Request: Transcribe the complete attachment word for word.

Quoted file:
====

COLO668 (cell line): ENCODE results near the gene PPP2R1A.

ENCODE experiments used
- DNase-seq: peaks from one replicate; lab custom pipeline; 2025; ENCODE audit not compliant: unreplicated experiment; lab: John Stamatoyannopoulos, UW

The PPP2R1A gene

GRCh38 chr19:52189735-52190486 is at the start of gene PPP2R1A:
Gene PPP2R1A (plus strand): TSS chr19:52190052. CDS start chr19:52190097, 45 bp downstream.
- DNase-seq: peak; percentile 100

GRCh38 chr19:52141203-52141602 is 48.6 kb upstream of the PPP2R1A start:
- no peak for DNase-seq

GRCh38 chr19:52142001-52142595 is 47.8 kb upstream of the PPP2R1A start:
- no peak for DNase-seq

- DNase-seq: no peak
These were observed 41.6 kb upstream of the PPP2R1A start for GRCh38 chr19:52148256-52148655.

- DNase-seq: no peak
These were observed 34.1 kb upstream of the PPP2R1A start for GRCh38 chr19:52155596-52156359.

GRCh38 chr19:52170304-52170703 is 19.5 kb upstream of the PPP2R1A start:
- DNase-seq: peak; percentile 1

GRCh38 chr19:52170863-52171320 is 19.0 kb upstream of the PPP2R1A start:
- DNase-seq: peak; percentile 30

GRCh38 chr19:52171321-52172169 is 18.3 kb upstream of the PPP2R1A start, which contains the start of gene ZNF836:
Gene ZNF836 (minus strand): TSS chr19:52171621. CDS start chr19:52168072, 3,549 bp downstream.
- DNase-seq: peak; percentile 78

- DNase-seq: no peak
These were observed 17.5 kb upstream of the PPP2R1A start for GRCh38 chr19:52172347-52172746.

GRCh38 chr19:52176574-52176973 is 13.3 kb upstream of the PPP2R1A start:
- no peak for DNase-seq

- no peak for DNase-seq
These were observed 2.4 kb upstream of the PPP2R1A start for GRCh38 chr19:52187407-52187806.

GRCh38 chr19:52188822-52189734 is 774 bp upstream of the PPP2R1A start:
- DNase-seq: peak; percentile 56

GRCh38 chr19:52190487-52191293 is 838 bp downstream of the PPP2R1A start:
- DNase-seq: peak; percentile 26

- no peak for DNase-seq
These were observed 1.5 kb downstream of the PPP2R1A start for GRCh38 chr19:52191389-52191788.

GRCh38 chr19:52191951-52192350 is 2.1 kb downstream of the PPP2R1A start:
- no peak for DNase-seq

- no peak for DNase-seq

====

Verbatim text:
COLO668 (cell line): ENCODE results near the gene PPP2R1A.

ENCODE experiments used
- DNase-seq: peaks from one replicate; lab custom pipeline; 2025; ENCODE audit not compliant: unreplicated experiment; lab: John Stamatoyannopoulos, UW

The PPP2R1A gene

GRCh38 chr19:52189735-52190486 is at the start of gene PPP2R1A:
Gene PPP2R1A (plus strand): TSS chr19:52190052. CDS start chr19:52190097, 45 bp downstream.
- DNase-seq: peak; percentile 100

GRCh38 chr19:52141203-52141602 is 48.6 kb upstream of the PPP2R1A start:
- no peak for DNase-seq

GRCh38 chr19:52142001-52142595 is 47.8 kb upstream of the PPP2R1A start:
- no peak for DNase-seq

- DNase-seq: no peak
These were observed 41.6 kb upstream of the PPP2R1A start for GRCh38 chr19:52148256-52148655.

- DNase-seq: no peak
These were observed 34.1 kb upstream of the PPP2R1A start for GRCh38 chr19:52155596-52156359.

GRCh38 chr19:52170304-52170703 is 19.5 kb upstream of the PPP2R1A start:
- DNase-seq: peak; percentile 1

GRCh38 chr19:52170863-52171320 is 19.0 kb upstream of the PPP2R1A start:
- DNase-seq: peak; percentile 30

GRCh38 chr19:52171321-52172169 is 18.3 kb upstream of the PPP2R1A start, which contains the start of gene ZNF836:
Gene ZNF836 (minus strand): TSS chr19:52171621. CDS start chr19:52168072, 3,549 bp downstream.
- DNase-seq: peak; percentile 78

- DNase-seq: no peak
These were observed 17.5 kb upstream of the PPP2R1A start for GRCh38 chr19:52172347-52172746.

GRCh38 chr19:52176574-52176973 is 13.3 kb upstream of the PPP2R1A start:
- no peak for DNase-seq

- no peak for DNase-seq
These were observed 2.4 kb upstream of the PPP2R1A start for GRCh38 chr19:52187407-52187806.

GRCh38 chr19:52188822-52189734 is 774 bp upstream of the PPP2R1A start:
- DNase-seq: peak; percentile 56

GRCh38 chr19:52190487-52191293 is 838 bp downstream of the PPP2R1A start:
- DNase-seq: peak; percentile 26

- no peak for DNase-seq
These were observed 1.5 kb downstream of the PPP2R1A start for GRCh38 chr19:52191389-52191788.

GRCh38 chr19:52191951-52192350 is 2.1 kb downstream of the PPP2R1A start:
- no peak for DNase-seq

- no peak for DNase-seq